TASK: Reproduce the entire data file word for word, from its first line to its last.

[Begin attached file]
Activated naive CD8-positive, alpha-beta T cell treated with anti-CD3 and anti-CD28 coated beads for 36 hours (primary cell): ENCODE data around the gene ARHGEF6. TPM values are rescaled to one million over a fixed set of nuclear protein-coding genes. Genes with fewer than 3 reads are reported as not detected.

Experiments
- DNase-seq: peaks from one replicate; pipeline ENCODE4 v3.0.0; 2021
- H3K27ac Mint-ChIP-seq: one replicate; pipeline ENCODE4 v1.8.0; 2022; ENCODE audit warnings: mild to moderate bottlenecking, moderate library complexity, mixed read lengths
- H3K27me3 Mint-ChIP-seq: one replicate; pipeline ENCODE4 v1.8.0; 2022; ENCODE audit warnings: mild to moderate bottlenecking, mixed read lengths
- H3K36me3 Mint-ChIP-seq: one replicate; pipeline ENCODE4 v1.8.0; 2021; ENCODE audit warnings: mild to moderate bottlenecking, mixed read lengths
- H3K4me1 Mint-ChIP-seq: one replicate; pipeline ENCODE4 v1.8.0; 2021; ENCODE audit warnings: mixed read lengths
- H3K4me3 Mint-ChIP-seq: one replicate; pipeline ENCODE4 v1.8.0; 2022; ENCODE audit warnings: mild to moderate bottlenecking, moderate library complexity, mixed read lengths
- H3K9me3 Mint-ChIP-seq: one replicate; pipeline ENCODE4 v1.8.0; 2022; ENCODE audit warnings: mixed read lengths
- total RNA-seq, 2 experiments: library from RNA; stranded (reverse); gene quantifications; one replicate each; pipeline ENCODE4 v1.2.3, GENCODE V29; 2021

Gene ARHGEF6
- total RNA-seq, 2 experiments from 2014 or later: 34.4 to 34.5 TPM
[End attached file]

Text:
Activated naive CD8-positive, alpha-beta T cell treated with anti-CD3 and anti-CD28 coated beads for 36 hours (primary cell): ENCODE data around the gene ARHGEF6. TPM values are rescaled to one million over a fixed set of nuclear protein-coding genes. Genes with fewer than 3 reads are reported as not detected.

Experiments
- DNase-seq: peaks from one replicate; pipeline ENCODE4 v3.0.0; 2021
- H3K27ac Mint-ChIP-seq: one replicate; pipeline ENCODE4 v1.8.0; 2022; ENCODE audit warnings: mild to moderate bottlenecking, moderate library complexity, mixed read lengths
- H3K27me3 Mint-ChIP-seq: one replicate; pipeline ENCODE4 v1.8.0; 2022; ENCODE audit warnings: mild to moderate bottlenecking, mixed read lengths
- H3K36me3 Mint-ChIP-seq: one replicate; pipeline ENCODE4 v1.8.0; 2021; ENCODE audit warnings: mild to moderate bottlenecking, mixed read lengths
- H3K4me1 Mint-ChIP-seq: one replicate; pipeline ENCODE4 v1.8.0; 2021; ENCODE audit warnings: mixed read lengths
- H3K4me3 Mint-ChIP-seq: one replicate; pipeline ENCODE4 v1.8.0; 2022; ENCODE audit warnings: mild to moderate bottlenecking, moderate library complexity, mixed read lengths
- H3K9me3 Mint-ChIP-seq: one replicate; pipeline ENCODE4 v1.8.0; 2022; ENCODE audit warnings: mixed read lengths
- total RNA-seq, 2 experiments: library from RNA; stranded (reverse); gene quantifications; one replicate each; pipeline ENCODE4 v1.2.3, GENCODE V29; 2021

Gene ARHGEF6
- total RNA-seq, 2 experiments from 2014 or later: 34.4 to 34.5 TPM